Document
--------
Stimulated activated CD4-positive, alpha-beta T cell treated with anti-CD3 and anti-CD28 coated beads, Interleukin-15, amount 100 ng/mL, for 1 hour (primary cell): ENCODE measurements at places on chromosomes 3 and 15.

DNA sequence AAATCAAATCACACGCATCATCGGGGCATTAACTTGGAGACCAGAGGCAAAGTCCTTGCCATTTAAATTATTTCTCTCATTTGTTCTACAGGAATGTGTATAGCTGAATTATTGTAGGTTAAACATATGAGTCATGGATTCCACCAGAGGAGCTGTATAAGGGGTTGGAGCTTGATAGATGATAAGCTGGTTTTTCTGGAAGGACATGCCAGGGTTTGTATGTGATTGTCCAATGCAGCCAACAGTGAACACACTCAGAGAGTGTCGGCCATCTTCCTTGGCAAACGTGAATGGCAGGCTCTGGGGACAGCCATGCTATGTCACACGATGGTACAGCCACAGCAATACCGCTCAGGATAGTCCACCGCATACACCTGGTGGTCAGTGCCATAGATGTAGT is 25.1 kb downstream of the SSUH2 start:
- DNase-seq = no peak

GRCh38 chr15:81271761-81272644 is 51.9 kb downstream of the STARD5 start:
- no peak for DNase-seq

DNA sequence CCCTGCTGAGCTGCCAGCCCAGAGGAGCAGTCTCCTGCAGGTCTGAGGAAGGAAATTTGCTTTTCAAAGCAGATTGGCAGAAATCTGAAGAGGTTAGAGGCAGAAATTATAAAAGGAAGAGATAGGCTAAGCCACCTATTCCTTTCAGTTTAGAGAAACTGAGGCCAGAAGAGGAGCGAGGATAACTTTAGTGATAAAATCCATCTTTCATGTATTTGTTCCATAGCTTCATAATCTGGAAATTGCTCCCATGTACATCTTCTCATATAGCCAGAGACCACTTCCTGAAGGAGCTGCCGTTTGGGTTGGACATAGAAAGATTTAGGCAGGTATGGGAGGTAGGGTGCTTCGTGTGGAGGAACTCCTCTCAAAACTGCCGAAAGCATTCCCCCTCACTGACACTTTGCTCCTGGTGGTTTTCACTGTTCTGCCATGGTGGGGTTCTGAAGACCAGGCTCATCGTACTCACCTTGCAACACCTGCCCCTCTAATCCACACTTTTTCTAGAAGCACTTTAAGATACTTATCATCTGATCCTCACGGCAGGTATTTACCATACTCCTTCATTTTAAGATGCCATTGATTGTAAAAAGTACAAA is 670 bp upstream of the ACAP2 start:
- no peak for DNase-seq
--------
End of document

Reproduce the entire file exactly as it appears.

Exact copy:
Stimulated activated CD4-positive, alpha-beta T cell treated with anti-CD3 and anti-CD28 coated beads, Interleukin-15, amount 100 ng/mL, for 1 hour (primary cell): ENCODE measurements at places on chromosomes 3 and 15.

DNA sequence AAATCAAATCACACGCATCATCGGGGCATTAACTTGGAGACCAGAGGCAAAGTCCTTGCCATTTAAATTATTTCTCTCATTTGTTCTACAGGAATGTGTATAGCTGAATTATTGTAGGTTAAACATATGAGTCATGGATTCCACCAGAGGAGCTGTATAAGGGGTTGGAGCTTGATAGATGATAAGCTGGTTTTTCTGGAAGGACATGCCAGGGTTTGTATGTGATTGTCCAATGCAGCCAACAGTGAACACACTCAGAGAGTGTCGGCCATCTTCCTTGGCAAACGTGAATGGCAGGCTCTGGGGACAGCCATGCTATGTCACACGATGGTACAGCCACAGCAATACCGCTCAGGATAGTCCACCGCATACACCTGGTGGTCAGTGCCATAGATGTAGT is 25.1 kb downstream of the SSUH2 start:
- DNase-seq = no peak

GRCh38 chr15:81271761-81272644 is 51.9 kb downstream of the STARD5 start:
- no peak for DNase-seq

DNA sequence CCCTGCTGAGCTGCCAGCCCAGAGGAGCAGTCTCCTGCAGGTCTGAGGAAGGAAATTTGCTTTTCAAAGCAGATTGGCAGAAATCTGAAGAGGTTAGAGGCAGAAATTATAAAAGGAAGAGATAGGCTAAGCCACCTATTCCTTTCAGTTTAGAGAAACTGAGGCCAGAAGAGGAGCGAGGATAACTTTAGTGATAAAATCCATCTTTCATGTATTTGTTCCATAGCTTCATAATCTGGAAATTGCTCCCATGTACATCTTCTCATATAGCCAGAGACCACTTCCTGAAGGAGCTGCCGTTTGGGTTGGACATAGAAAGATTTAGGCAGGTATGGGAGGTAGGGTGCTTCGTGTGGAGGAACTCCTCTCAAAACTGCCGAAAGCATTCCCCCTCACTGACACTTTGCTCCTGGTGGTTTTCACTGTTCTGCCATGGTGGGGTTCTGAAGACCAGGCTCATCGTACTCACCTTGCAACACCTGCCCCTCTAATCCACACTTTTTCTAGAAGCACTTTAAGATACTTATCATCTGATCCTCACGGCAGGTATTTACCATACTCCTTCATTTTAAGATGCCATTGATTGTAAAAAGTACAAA is 670 bp upstream of the ACAP2 start:
- no peak for DNase-seq